Ah, the elusive full night of sleep. I often find myself tossing, turning, or lying awake staring at the ceiling (or worse, my phone), probably way more than I should. I don’t even have kids, and I don’t know how those of you with little ones in the house ever catch more than a few hours of Z’s.
Sleep truly is a basic human function. All of us (and animals too) need it to survive [source], and the lack of it is linked to obesity [source], type 2 diabetes [source], cancer [source], cardiovascular disease and stroke [source], high blood pressure [source], chronic inflammation and immune dysfunction [source], car accidents [source], and anxiety [source].
10 Steps to a Better Night’s Sleep
It’s easy to dismiss the need for sleep, especially when you’re younger and can bounce back more quickly. When you think about how easy it is to miss out on needed sleep, it’s better to realize that, no, we’re not superhuman, and yes, our bodies really do require good, consistent sleep to survive and thrive.
What to Do During the Day:
1. Avoid caffeine, nicotine, and alcohol.
It seems like a no-brainer to stay away from caffeine when you frequently have a hard time dropping off to sleep—and it’s part of most people’s morning wake-up routine anyway. So why mention it here?
You’d be surprised how many people depend on sodas or Starbucks runs to fight the post-lunch or late afternoon slump. And what about that indulgent restaurant dessert accompanied by the requisite espresso? Unfortunately, these habits can wreak havoc with your sleep patterns. It has been shown that caffeine intake 3 to 6 hours before bedtime has significant effects on sleep quality [source].
Nicotine and alcohol within 4 hours of bedtime also had a negative impact on sleep in a recent large study on sleep outcomes [source]. Alcohol helps people fall asleep, but it disrupts sleep patterns later on in the night, so they don’t get a full night of restful sleep [source].
2. Avoid long daytime naps.
A regular sleep-wake cycle—ideally from 10 p.m. to 6 a.m.—clearly sets the stage for attaining your best sleep. But there are many disruptors to this pattern, such as sleeping in on the weekends, staying up late, using electronics, and a lack of daytime activity/exercise. One of the indulgences that interrupt nighttime sleep patterns is taking long daytime naps. They also, unfortunately, seem to affect your intellectual brainpower [source].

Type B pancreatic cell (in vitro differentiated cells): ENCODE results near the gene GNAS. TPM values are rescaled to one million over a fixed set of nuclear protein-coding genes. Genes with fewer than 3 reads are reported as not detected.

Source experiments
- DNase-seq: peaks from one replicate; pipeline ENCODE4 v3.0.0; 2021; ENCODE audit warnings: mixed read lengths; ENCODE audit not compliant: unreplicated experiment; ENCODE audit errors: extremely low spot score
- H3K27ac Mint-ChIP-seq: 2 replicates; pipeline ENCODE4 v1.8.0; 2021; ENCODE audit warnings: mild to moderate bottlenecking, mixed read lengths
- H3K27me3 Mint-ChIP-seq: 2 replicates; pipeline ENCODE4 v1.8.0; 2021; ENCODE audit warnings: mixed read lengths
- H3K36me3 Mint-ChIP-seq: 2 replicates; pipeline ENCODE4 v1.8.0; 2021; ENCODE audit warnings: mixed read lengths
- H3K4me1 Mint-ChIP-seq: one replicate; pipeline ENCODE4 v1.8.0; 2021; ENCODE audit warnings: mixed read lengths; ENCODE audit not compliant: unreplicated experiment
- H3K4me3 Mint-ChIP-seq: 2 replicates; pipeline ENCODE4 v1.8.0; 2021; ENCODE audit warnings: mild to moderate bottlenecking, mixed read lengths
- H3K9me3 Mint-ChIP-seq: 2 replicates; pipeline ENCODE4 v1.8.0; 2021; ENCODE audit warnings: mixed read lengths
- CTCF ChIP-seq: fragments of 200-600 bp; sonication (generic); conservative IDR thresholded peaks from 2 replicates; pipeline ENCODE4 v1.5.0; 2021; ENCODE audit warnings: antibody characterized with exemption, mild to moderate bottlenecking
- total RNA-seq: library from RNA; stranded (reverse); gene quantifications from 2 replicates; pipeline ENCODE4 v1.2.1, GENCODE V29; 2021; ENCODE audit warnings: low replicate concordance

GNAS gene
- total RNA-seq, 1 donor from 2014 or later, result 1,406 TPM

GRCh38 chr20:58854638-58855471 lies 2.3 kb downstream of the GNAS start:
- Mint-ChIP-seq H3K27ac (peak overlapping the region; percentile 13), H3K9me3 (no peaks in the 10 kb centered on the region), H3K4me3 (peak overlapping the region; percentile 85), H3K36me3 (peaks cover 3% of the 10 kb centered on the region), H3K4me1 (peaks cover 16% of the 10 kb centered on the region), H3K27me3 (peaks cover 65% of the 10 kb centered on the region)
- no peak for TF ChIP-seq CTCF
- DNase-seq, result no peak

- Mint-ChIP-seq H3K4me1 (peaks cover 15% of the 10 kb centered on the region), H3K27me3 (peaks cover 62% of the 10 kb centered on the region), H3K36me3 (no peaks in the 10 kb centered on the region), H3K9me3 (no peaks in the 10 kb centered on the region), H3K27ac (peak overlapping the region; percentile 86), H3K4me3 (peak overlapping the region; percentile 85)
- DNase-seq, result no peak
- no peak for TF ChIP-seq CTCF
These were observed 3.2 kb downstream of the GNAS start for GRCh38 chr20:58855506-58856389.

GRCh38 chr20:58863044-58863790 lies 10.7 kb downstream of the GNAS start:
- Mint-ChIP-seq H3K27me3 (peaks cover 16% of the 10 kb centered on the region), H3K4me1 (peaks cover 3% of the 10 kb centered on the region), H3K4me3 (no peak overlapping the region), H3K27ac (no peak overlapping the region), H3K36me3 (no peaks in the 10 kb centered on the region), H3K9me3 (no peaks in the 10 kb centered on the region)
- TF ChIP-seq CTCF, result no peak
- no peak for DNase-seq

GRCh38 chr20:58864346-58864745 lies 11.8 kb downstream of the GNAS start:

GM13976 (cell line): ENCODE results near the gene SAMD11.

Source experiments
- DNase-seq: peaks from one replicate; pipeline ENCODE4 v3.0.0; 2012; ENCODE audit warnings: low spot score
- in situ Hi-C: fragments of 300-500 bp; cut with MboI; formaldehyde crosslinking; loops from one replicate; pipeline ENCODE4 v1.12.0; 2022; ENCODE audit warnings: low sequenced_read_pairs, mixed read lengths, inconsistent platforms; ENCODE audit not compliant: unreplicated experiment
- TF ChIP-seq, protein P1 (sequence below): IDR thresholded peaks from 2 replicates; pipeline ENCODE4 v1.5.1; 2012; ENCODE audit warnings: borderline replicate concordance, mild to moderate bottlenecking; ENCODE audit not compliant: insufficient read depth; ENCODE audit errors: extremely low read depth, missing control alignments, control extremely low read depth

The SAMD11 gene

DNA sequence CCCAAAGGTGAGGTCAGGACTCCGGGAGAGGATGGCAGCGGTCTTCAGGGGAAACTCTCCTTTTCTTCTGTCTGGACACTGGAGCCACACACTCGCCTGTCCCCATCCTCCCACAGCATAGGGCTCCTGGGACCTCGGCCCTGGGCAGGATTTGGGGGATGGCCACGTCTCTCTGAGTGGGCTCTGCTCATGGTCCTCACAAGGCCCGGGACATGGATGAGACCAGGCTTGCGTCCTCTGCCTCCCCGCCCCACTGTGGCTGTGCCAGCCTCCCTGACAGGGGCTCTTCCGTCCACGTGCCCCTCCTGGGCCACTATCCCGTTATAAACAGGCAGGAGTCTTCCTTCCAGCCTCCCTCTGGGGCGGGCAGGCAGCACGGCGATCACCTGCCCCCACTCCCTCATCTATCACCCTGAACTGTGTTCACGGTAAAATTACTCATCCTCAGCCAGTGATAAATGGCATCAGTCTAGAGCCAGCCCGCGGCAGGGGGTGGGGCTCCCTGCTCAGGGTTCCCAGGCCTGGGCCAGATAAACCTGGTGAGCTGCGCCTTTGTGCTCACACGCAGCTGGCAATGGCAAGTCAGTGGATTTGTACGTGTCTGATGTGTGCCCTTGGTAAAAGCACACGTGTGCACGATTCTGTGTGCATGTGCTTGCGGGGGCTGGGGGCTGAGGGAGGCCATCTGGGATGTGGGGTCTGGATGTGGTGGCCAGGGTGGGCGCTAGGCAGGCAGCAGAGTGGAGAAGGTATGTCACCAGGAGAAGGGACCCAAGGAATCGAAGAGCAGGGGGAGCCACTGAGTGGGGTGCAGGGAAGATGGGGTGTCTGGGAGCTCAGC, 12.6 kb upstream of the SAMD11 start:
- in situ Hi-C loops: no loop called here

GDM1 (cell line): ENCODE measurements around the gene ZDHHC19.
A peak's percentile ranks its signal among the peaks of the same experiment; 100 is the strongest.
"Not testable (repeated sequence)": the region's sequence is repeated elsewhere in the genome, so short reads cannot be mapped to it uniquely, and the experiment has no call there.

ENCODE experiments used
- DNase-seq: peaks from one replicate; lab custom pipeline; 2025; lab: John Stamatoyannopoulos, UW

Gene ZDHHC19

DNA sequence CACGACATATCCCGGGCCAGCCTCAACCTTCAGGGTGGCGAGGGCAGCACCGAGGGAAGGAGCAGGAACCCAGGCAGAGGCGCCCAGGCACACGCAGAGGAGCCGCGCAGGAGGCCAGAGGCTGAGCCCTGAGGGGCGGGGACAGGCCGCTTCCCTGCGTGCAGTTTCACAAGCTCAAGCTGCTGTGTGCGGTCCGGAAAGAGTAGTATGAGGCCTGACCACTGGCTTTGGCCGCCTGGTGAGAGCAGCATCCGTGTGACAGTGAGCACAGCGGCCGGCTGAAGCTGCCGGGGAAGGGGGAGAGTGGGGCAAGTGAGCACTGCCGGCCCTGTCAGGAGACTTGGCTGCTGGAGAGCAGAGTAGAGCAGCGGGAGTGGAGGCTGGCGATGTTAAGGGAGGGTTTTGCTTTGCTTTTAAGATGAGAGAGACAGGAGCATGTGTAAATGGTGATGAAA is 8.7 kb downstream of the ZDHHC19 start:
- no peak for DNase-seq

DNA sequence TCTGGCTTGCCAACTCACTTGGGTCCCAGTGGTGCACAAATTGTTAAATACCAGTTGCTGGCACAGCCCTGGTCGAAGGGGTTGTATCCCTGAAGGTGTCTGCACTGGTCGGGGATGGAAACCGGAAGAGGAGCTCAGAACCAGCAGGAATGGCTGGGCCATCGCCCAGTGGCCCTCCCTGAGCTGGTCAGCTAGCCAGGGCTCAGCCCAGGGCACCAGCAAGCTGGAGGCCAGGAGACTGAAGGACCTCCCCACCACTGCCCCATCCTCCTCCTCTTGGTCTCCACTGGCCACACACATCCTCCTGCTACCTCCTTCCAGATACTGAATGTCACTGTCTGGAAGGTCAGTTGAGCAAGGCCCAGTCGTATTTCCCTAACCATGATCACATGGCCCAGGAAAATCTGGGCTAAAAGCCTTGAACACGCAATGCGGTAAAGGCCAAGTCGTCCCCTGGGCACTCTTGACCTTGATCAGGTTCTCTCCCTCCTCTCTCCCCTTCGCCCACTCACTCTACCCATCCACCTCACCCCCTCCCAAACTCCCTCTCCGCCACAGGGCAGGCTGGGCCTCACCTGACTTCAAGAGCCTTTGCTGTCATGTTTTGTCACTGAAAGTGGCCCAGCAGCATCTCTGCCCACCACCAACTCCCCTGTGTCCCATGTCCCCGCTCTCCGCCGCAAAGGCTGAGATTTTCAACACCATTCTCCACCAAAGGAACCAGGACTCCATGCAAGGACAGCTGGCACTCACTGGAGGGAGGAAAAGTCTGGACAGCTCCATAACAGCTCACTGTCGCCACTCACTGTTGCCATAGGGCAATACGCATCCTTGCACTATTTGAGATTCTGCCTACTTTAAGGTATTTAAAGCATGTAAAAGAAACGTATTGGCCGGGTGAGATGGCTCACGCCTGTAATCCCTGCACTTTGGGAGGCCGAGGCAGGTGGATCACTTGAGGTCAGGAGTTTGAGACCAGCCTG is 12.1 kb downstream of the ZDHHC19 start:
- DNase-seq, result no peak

Studies show that a short nap under 30 minutes can promote wakefulness but not detract from the quality of your overnight Z’s [source]. So, by all means, go ahead and take a power nap in the daytime, stay active, and get yourself a regular bedtime at night [source].
3. Get some daytime light exposure.
Natural light from the sun is the most important regulator of the body’s circadian rhythms [source]. When you are exposed to light in the daytime, it sets your rhythms to promote wakefulness in the daytime and stimulates evening melatonin production to cause sleepiness at night [source].
The earlier in the morning the exposure happens, the earlier the body’s sleep clock will begin at night. If this system gets out of sync, like when you have jet lag, poor, unrestful nighttime sleep is the result.
Now, this doesn’t mean baking in the sun, but just try to get outdoors a bit so your eyes can be exposed to a little natural light. It also brings the added benefit of suppressing melatonin production to keep you from getting sleepy during the day. Then maybe you won’t need the caffeine and naps that prevent you from getting those Z’s in the best hours of the night!
4. Eat foods rich in magnesium.
A recent review looked at all of the past studies on the use of magnesium for sleep, and although there seems to be some conflicting evidence, it highlighted a few that supported magnesium supplementation for insomnia [source].
This mineral helps muscles relax, which helps you relax. Nuts, seeds, green veggies (for their chlorophyll), and fish are just a few good food sources [source]. Seek your doctor’s advice on taking a supplement if needed.
5. Do some yoga.
Studies have shown that practicing yoga helps you fall asleep faster and directly impacts sleep quality [source]. It reduces blood pressure and heart rate, stretches and relaxes the muscles, and even improves your mood [source].